In the second category lie Graeme Schoneville and Ross Hunter. Graeme and Ross both spent more time propping OK boards up against their back windscreens than they did driving in 2009, very rarely through fault of their own. Okay, Graeme did have a fight with a small tree on the Granite and Ross had a huge accident on Mull, but for the most part these two young gents fell foul of reliability gremlins affecting their Peugeot 205 and Mitsubishi Lancer respectively. It should therefore not come as too much of a surprise to learn that both Schoneville and Hunter were chuffed to bits to still have working, driveable cars by 4pm on rally day.
Using the car on gravel for the first time, Graeme was still learning about the ups and downs (boom boom) of Proflex, and admitted his speed suffered accordingly. What mattered most, though, was that Graeme had reached the finish of a rally two events in succession, something that happened very rarely last year. New co-driver Phil Coulby admitted he would have been happy with a top three the week before the rally, and with the reliability back in the Andrew Wood Motorsport-run car, it won’t be too long before we see the Schoneville name back at the top of the timesheets.
It’s maybe a wee bit of a fib to say Ross Hunter finished the rally, because he did end up OTL after becoming a semi-permanent feature of the north east England forest landscape. A rear caliper on the Civic sheared off, sending Ross and co-driver Eildon Hall lurching into a Honda-sized gap between two log piles. It took the combined effort of Eildon, Ross, some loose logs and four spectators to get the blue and white motor back on track, by which time the maximum lateness had elapsed. Nonetheless, the St Boswells Mowers machine did make it to the finish, giving Hunter and Hall a moral finish at the very least. Just as importantly, Ross was chuffed with the pace and driveability of the car, and showed a great turn of speed despite spending most of the last three years competing on a sealed surface.
In the last of my categories are Grant Inglis and Billy Davidson. Grant Inglis is one of the most enthusiastic and approachable guys I’ve had the pleasure to meet in rallying circles, and one of my lasting memories is seeing how chuffed he was to win Class 6 on the Border Counties in his yellow Escort back in 2007. Given his speed in the Escort and ability to run the likes of Calum MacKenzie and Malcolm Buchanan close on a good day, I was simultaneously surprised and excited to see Grant had signed up for the Civic Challenge. He was, after all, going to be in a car with the wheels being driven at the correct end (I’m young enough that the front wheels are the wheels that I think a car’s supposed to be driven with) – and he didn’t disappoint. Despite taking some time to adjust to the rigours of Civic driving – Grant admitted he’d set the car up for a hairpin in the way he would an Escort and had gone ploughing on in the directon of the boondash as a result – Inglis and co-driver Robert Gray worked their way up to third by the end of the event. There’s still an Escort in the garage and final judgment is being reserved for now, but Grant reckons some of his initial scepticism towards the Civic Challenge has been blown away. Let’s hope he stays with us, because if his Escort results are anything to go by, when Grant Inglis gets up to speed he will be a two-wheel drive force to be reckoned with.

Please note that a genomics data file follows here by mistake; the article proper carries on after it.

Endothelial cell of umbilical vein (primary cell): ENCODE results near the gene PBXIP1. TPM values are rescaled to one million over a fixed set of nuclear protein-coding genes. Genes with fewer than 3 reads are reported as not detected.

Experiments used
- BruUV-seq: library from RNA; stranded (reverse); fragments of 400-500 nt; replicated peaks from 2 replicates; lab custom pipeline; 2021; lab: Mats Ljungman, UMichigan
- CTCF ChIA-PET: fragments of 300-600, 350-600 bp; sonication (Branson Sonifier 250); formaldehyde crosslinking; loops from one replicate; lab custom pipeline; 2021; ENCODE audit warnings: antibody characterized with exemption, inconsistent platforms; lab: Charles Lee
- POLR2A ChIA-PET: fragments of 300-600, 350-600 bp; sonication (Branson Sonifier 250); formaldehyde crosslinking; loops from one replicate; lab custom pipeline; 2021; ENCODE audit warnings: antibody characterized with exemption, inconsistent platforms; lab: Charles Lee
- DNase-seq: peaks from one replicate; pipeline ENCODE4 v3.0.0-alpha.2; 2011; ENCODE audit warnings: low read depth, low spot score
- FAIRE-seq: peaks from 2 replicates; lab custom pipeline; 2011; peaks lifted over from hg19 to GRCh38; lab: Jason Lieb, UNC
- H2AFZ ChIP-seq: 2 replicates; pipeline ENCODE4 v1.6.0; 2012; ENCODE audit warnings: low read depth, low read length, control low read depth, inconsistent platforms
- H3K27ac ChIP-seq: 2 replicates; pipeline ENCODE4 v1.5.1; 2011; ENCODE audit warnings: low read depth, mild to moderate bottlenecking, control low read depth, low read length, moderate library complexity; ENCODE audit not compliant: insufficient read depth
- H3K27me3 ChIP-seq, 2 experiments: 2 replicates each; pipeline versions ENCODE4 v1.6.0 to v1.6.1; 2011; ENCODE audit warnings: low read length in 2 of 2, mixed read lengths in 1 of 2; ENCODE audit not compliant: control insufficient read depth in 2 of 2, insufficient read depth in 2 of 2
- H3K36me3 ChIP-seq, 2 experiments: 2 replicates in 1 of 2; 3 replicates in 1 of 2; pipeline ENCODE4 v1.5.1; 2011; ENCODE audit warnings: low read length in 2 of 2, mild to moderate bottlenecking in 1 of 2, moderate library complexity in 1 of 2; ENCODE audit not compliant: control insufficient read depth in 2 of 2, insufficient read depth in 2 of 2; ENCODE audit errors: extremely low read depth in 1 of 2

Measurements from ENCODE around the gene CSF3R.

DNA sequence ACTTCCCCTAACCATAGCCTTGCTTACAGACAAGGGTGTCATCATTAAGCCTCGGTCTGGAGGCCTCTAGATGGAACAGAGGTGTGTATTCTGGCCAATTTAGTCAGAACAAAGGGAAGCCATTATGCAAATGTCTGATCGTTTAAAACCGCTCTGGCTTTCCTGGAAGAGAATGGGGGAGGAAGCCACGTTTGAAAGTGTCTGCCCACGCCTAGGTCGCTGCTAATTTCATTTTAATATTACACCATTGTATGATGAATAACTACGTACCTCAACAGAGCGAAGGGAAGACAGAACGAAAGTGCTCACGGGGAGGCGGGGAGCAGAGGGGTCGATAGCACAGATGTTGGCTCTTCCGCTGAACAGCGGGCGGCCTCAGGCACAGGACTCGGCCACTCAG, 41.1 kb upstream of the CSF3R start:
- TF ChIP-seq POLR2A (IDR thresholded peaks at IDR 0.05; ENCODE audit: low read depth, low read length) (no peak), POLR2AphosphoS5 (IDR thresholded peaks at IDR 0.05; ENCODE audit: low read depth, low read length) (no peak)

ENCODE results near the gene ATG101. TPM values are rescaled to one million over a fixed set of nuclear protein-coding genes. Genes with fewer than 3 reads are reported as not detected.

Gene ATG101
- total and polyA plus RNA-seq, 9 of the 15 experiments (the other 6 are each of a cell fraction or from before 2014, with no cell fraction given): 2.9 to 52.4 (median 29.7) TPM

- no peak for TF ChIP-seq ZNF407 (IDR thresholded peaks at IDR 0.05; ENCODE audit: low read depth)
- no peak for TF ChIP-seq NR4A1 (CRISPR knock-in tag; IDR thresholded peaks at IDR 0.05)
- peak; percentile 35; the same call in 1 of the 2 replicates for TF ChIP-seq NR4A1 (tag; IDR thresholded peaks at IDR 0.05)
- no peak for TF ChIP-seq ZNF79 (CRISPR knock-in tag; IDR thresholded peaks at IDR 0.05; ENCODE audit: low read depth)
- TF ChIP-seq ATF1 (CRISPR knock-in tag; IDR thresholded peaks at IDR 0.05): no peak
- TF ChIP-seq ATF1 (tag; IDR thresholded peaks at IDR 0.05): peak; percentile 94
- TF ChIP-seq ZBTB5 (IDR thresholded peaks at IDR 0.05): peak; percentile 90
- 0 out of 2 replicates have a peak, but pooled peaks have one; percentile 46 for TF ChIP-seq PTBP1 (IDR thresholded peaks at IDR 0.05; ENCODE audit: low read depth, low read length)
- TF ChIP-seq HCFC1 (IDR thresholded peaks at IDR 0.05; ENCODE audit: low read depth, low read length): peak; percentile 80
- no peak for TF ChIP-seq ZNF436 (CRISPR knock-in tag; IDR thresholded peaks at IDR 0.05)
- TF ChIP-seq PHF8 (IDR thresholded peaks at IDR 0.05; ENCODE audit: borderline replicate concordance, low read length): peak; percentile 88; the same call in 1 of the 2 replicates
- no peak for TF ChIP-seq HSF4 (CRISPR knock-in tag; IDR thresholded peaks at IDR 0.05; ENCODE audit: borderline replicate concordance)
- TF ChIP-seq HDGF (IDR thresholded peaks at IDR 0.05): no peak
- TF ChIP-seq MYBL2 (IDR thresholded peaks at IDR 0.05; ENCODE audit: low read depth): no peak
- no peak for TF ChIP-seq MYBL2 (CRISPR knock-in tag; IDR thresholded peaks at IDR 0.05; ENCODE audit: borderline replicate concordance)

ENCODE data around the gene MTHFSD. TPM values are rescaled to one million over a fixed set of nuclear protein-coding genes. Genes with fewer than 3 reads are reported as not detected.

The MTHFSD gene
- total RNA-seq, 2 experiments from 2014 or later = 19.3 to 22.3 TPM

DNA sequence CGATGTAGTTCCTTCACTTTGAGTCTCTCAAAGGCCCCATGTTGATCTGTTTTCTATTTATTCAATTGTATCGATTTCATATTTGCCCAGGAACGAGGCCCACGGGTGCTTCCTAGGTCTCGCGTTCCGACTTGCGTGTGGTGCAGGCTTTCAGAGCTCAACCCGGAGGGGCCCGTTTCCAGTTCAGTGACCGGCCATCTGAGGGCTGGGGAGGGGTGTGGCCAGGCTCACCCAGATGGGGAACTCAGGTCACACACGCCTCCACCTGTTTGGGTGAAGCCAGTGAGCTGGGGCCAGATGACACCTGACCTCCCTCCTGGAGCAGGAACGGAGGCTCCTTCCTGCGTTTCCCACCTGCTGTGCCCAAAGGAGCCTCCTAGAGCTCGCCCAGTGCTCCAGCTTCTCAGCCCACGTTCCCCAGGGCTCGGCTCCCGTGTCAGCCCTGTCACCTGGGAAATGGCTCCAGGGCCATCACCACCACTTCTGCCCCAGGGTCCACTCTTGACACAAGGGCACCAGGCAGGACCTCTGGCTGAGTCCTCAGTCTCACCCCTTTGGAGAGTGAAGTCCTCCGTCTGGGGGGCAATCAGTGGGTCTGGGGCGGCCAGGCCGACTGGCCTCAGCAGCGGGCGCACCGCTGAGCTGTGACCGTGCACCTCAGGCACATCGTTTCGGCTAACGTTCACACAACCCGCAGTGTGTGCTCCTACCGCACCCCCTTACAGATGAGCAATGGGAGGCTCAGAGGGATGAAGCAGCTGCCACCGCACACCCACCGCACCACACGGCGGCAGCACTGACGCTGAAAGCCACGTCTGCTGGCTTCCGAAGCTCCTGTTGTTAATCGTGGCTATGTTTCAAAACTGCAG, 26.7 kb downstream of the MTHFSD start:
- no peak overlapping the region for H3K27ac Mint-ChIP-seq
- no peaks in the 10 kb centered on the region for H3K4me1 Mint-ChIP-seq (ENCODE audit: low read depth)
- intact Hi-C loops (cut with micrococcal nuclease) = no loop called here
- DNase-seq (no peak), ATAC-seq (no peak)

Billy Davidson was equally pleased to be behind the wheel of a rally car and out enjoying himself with co-driver Martin McCabe. Even the terrifying thought of having to drive a 160bhp car at speed just inches from sturdy trees with no brakes wasn’t able to dampen Billy’s enthusiasm. “Let’s just say if it was your road car you wouldn’t drive it,” he told me whilst sporting a massive grin. “I’m having to call the big bends well in advance,” added Martin. “You wouldn’t be wanting to do an emergency stop, that’s for sure!” The previous night, Billy and Martin had been zipping in and out of the pub in Melrose as they tried to at least get the anchors into a usable condition, and declared themselves satisfied with their work once they’d demonstrated their ability to perform a semi-emergency stop outside the Burt Hotel. The last-minute repair job was at least good enough to see them through the first loop of stages, but their preoccupation with braking issues had seemingly taken attention away from another equally important area of the car. There’s no way of putting this gently, so I’ll just say it as it happened, leave it at that and move on. They ran out of petrol.
All in all, then, a good weekend for the Honda Civic Challenge cars. Three finished, and of the three that didn’t, two and a half of those were due to human error rather than mechanical failure. Euan Duncan ran cars worth two or three times as much as his close on several occasions, and believes there’s more pace to come out of the Honda as he gets used to it. Graeme Schoneville too thinks he can go faster, and all of the other Civic drivers have the potential to take Challenge wins as they get used to the cars. One of the biggest problems with using a car that isn’t already established in rallying circles is the lack of knowledge about parts and setup that is often needed to turn an ordinary road-going vehicle into a class-winner. Whilst I’d be lying if I said that the competitors and us as organisers hadn’t faced these issues over the winter, what is good is that we’ve all been learning together and nobody’s been left trailing in the dust as the result of taking a different approach to building and preparation to someone else. Above all, though, we’ve seen that in spite of all the uncertainty and inexperience around the Civic, we have a very strong and competitive foundation upon which to build our new championship.